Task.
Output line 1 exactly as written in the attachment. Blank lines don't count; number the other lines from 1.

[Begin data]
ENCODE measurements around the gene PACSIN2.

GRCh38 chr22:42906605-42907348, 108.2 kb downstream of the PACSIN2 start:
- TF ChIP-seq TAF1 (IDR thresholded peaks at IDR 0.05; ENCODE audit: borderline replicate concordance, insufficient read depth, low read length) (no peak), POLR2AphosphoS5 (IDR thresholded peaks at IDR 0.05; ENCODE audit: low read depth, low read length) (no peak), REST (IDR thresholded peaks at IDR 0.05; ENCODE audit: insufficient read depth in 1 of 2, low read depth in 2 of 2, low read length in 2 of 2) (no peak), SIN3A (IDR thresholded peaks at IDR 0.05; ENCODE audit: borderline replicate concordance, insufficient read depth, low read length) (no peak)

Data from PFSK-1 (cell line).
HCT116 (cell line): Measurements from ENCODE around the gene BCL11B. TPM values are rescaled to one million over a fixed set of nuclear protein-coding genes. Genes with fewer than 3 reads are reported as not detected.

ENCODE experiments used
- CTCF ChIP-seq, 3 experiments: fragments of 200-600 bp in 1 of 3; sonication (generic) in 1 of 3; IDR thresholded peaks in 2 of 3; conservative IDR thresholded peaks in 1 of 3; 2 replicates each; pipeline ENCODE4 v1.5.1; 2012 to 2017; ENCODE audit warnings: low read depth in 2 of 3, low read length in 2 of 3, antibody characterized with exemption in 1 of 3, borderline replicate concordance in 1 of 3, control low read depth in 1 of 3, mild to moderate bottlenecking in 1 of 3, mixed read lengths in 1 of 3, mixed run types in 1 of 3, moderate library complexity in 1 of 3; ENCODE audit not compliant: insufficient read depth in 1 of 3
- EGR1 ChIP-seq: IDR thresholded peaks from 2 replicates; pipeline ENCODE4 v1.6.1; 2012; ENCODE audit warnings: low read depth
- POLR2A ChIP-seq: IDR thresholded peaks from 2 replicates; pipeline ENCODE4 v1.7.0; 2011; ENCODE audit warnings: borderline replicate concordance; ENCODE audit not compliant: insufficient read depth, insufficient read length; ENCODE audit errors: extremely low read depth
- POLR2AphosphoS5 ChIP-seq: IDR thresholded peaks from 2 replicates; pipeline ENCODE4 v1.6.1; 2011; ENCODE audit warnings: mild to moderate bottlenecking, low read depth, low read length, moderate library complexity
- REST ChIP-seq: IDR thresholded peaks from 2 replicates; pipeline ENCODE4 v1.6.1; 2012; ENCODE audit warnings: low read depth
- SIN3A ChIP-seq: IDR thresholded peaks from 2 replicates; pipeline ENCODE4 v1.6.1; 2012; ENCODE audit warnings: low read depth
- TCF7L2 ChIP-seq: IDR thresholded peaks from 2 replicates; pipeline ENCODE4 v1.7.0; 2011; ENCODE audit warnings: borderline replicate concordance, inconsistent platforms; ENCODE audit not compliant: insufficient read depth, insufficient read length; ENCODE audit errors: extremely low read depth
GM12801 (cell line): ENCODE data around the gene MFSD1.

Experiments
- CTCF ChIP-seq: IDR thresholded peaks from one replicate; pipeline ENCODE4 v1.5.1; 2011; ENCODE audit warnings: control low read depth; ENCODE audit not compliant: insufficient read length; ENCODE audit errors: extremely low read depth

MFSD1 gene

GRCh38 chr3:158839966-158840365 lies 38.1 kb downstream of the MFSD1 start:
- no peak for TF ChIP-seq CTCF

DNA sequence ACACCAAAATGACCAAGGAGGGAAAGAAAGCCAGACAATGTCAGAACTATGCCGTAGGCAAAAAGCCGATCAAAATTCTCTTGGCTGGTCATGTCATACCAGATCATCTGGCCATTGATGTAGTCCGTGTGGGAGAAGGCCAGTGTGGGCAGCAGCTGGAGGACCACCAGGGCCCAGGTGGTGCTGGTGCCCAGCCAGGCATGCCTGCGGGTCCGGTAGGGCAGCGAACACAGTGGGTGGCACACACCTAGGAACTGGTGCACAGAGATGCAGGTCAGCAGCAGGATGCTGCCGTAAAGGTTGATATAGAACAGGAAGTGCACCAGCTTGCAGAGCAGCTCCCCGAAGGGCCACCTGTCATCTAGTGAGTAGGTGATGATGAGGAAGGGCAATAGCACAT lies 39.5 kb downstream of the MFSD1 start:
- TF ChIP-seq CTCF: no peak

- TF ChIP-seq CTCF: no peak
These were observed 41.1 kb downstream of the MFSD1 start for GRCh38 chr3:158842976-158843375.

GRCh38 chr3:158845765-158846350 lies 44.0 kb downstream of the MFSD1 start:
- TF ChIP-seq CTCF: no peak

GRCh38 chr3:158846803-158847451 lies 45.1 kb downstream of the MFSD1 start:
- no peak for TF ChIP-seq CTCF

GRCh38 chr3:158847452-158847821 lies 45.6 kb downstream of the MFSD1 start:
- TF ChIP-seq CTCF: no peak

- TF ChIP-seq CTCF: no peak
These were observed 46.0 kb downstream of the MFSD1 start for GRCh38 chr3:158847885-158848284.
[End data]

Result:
ENCODE measurements around the gene PACSIN2.